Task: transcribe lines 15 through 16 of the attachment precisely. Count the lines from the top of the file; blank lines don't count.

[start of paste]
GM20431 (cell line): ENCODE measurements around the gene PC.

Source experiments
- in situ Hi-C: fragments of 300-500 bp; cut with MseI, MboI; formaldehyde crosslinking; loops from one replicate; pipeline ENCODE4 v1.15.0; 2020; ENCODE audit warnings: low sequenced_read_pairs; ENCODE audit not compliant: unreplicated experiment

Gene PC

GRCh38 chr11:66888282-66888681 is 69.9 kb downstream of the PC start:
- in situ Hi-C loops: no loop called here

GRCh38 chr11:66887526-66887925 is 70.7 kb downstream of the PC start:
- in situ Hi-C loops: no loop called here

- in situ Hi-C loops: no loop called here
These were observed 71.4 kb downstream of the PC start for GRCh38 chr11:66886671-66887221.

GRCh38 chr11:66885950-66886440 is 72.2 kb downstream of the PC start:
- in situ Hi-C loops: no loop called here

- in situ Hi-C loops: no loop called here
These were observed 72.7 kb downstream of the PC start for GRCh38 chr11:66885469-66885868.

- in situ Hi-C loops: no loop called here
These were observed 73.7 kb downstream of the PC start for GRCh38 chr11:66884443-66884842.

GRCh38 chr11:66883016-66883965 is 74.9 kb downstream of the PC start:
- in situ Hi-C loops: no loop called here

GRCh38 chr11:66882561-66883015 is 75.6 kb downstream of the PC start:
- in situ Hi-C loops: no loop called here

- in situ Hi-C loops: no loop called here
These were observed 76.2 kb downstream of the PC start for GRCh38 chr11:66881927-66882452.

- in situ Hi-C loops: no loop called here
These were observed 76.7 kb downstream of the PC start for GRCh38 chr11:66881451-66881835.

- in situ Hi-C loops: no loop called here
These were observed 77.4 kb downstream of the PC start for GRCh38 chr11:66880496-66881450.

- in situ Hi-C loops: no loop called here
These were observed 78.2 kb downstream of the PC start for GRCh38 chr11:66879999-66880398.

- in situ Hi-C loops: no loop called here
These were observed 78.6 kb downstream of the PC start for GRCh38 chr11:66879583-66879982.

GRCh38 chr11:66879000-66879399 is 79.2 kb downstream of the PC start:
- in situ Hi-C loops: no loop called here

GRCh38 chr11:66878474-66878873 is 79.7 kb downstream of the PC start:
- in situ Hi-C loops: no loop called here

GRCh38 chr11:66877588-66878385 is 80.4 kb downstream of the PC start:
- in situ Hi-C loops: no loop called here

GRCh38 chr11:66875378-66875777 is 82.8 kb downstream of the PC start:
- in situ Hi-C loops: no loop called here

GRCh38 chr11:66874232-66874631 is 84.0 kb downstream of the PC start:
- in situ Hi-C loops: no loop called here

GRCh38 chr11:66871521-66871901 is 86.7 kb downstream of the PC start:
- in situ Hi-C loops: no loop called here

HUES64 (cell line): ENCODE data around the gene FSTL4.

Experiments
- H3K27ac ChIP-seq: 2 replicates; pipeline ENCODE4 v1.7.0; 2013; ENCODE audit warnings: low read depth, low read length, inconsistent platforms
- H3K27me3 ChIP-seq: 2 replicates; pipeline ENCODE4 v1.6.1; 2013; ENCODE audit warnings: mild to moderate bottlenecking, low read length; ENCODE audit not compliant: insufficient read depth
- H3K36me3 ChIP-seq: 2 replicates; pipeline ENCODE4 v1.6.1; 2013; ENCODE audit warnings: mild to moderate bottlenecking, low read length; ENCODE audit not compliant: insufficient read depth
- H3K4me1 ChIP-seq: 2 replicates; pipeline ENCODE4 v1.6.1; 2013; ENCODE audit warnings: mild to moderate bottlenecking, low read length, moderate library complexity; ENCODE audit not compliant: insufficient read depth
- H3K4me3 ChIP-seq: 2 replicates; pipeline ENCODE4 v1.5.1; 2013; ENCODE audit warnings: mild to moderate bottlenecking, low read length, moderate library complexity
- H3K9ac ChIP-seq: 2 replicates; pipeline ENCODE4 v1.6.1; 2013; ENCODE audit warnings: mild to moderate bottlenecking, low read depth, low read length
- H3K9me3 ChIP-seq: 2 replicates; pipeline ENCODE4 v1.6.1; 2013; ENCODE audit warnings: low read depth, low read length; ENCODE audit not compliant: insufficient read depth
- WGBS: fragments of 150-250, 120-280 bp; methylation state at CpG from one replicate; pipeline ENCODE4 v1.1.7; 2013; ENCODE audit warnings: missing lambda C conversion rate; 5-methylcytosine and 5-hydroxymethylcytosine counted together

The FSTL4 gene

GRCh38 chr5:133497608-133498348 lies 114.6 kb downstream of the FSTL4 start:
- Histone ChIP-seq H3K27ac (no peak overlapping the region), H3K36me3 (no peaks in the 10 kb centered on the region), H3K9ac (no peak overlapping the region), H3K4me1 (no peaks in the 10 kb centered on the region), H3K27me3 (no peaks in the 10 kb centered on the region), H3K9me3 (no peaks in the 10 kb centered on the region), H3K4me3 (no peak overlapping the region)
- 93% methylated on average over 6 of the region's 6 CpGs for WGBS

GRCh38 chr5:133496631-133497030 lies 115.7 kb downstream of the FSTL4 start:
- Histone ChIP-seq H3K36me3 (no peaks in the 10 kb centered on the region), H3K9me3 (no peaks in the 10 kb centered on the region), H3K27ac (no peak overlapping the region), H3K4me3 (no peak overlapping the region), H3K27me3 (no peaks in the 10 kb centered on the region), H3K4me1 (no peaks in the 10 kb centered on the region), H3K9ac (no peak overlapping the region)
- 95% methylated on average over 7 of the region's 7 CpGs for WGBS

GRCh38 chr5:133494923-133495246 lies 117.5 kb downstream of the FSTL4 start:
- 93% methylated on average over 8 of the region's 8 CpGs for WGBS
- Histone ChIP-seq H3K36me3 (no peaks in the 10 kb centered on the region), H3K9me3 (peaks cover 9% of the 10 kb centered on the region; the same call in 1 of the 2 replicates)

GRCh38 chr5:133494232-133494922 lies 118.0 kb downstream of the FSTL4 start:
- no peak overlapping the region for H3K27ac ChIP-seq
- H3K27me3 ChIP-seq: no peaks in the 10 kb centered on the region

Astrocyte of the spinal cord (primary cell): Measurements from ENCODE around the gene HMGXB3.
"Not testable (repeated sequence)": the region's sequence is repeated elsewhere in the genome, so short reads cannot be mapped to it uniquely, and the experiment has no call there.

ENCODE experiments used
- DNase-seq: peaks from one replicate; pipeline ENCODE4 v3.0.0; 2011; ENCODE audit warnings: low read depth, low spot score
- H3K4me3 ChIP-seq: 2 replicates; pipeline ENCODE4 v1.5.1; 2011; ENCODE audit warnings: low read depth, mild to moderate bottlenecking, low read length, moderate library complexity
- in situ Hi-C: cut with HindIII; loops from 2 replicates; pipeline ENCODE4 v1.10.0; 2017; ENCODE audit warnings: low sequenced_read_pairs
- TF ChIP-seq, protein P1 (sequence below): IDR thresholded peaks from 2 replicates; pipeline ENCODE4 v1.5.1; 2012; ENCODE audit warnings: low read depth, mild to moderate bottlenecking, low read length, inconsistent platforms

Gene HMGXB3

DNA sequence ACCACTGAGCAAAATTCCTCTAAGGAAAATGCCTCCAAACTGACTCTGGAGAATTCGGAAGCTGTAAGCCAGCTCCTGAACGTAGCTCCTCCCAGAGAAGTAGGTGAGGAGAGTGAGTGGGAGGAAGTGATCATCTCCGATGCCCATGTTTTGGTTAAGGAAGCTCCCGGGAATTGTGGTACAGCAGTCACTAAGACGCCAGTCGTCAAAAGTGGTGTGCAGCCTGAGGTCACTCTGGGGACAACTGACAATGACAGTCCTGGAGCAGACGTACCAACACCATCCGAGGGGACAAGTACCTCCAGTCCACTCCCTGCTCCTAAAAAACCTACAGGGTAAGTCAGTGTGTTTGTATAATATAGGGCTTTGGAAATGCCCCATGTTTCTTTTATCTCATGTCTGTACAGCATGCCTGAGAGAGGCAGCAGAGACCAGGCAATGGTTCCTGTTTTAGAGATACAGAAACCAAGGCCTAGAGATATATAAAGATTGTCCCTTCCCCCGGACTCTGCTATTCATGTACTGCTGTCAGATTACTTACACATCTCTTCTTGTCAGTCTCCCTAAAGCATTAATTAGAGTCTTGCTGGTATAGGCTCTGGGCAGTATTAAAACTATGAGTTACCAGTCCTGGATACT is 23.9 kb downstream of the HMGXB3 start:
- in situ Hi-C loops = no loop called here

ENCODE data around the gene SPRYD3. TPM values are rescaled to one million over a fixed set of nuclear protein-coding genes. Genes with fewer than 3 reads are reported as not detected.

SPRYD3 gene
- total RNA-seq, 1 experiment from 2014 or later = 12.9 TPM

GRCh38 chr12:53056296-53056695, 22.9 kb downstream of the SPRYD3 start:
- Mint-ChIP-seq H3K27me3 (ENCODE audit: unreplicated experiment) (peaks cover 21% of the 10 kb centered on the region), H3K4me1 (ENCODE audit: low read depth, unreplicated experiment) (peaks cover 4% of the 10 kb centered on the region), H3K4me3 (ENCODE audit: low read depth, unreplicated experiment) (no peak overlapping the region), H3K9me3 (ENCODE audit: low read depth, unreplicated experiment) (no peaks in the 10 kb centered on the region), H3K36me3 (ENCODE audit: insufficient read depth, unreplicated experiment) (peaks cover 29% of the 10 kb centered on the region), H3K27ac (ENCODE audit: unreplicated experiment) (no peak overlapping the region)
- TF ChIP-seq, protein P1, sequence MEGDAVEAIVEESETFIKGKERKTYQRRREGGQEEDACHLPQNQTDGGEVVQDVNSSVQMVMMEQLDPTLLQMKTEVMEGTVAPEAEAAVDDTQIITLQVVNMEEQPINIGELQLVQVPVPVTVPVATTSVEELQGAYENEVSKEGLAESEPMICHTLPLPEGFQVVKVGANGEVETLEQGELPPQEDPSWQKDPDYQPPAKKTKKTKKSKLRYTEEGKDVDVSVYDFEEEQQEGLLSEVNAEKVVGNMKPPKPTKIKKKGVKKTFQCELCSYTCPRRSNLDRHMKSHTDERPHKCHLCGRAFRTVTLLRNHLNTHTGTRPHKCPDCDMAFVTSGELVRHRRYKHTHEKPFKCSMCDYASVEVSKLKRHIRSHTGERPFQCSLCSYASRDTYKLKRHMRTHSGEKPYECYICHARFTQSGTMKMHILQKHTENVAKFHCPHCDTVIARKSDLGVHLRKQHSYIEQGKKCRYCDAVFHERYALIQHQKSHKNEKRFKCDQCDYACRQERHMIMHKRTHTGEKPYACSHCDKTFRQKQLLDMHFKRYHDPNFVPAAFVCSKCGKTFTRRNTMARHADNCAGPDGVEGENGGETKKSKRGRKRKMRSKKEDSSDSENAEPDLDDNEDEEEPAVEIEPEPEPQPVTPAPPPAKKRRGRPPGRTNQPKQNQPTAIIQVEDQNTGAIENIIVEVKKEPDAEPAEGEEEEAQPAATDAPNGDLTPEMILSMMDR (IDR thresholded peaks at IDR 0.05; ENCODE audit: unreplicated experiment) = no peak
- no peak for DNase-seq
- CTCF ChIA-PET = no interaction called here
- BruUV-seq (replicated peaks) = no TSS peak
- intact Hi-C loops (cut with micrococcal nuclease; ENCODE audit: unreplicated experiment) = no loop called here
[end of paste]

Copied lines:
- in situ Hi-C loops: no loop called here
These were observed 73.7 kb downstream of the PC start for GRCh38 chr11:66884443-66884842.